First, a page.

It’s perhaps the deepest the Magic rabbit hole goes. (Maybe mental Magic is deeper? If you consider that a thing) (I don’t.)
I remember seeing these done with pro players on spreadsheets a few years ago. They seemed like a cool exercise and discussion starter, but they rarely played out the games. They also seemed fairly intimidating for someone who isn’t totally familiar with every card in Magic’s long history.
Brian and I getting Zaiem Begged
A quick explanation of what a Vintage Rotisserie Draft (VRD) is, is probably in order.
How it Works
Imagine a booster pack that contained every legal card in Vintage. Every one; Black Lotus, Ancestral Recall, Mana Crypt, Dark Confidant, Man O-‘War, all of them. That’s the booster pack that you are drafting from in VRD.
It’s an eight person draft, and the seats are set ahead of time. (I was in Seat 7, for example). The first seat takes their pick (it’s been Black Lotus for all eight of the VRDs that have happened so far), and the players pick cards in order down the line. Once you get to the eighth pick, the draft “snakes” back in the other direction—the player with the eighth pick gets the ninth pick as well. The draft then continues backwards until it loops back around in the same fashion.
Players draft forty-five cards total, and play forty card decks.
Kind of absurd forty card decks if I’m honest.
In order to facilitate drafting literally any card in Vintage, players draft on a shared spreadsheet, which is updated in real time. Then each player plays against every other player, round robin, with the top two players playing a best-of-five match to determine the champion.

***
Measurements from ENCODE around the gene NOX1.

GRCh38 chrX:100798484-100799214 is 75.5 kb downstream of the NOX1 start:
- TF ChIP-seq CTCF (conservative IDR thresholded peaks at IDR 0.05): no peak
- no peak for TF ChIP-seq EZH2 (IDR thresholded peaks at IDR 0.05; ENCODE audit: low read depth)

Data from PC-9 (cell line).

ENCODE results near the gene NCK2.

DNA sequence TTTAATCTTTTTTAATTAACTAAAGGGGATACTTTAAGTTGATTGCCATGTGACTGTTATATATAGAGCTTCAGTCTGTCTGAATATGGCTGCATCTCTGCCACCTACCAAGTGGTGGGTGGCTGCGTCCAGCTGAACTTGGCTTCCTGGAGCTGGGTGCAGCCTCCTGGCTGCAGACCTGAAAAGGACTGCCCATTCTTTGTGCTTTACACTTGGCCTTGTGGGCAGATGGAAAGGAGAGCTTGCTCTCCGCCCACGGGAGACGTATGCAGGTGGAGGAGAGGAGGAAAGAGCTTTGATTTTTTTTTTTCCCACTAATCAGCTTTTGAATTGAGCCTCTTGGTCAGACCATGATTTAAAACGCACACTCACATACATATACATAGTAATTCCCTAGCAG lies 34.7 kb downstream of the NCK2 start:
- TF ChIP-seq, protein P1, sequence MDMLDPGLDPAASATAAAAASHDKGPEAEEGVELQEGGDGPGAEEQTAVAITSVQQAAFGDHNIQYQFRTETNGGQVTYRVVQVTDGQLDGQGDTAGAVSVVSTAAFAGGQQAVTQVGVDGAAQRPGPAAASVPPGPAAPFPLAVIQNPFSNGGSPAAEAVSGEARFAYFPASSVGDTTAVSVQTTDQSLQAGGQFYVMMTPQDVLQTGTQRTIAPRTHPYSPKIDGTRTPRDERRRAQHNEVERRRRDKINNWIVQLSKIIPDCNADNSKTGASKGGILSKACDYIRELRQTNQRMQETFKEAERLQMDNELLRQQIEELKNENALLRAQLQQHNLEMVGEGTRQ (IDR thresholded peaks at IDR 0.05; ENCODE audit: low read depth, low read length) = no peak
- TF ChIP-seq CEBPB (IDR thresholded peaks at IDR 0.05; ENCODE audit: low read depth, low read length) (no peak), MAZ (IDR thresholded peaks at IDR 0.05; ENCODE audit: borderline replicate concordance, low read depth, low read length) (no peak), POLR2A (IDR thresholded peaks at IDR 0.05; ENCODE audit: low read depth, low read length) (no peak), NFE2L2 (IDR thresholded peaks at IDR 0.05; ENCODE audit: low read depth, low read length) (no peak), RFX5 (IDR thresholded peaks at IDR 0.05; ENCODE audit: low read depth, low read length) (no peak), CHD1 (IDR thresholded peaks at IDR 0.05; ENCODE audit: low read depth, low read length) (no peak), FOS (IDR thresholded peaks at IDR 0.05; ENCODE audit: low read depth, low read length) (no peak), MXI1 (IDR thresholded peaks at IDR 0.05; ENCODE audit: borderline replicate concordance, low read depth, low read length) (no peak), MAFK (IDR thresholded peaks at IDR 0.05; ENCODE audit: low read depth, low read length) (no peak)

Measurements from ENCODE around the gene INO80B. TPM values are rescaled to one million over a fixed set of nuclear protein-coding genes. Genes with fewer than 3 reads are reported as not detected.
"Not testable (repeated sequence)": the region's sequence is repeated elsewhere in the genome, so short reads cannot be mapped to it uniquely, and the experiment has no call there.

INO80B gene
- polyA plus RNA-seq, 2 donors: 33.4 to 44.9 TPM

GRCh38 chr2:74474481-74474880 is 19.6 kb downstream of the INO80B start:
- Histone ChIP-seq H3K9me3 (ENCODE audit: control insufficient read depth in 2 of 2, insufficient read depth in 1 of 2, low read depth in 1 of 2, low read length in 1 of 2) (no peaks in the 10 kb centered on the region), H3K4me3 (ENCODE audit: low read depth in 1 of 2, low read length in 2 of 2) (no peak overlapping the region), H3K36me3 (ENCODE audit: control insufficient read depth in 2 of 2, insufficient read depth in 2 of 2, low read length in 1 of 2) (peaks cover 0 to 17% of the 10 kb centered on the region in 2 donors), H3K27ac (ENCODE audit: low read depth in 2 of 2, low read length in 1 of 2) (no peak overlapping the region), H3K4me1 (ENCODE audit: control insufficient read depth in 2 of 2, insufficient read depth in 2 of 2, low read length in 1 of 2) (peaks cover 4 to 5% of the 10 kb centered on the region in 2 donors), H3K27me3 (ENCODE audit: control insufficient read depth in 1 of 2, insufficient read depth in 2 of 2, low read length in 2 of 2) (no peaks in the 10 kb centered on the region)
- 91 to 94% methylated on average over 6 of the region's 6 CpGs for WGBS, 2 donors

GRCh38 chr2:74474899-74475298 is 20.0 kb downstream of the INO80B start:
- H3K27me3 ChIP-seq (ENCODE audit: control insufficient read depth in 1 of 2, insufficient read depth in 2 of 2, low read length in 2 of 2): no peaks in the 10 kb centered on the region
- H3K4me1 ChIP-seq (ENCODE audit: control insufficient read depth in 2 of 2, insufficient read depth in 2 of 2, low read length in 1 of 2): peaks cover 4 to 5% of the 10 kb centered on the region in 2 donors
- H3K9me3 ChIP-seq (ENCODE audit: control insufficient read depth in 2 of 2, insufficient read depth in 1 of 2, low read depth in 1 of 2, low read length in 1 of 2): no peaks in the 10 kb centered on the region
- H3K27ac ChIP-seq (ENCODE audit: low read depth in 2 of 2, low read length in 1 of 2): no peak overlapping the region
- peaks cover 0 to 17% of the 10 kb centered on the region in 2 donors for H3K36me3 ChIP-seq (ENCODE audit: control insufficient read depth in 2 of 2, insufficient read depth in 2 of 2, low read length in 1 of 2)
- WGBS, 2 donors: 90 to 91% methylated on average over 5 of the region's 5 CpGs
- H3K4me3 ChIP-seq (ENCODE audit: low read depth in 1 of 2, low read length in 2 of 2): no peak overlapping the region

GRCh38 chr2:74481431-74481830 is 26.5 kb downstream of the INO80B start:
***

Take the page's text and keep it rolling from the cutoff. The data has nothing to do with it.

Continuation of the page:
The player with the worst record also wins a prize. It’s called the Jed, and you don’t want it. It’s a mark of shame that is spoken of from the earliest moments of the draft.
Perhaps the coolest part about this whole thing is that a bunch of local Magic players are taking it to the masses via live stream.
The stream is called Shotgun Lotus (get it?) and they have streamed these VRD drafts which will ultimately culminate in a champions VRD in September. It’s amazing what these guys have been able to do on a smallish budget, and with, ahem, limited resources.
At the helm. Also, in the kitchen.
When I am in the booth at a GP or the Pro Tour, I have to keep in mind that our audience is massive, and not all as hardcore into Magic as you or I. I strive to make the game accessible to newer players, while not talking down to the enfranchised players. It’s a fine line to walk, and I’m always trying to tune it to the best of my ability.
But with Shotgun Lotus, the line is thrown out the window. This is this most hardcore Magic thing you can do, and the guys that run it simply own up to it. If you are watching the stream, they assume you know the cards, stories, interactions, decks, and references. I think it’s great.
They are also working with my booth partner and friend Randy Buehler on a Vintage Super League, which looks super promising.
I’m curious to see where this goes for the Shotgun Lotus guys. I’m hoping it really takes off and becomes a “thing”, and I’m going to do what I can to help.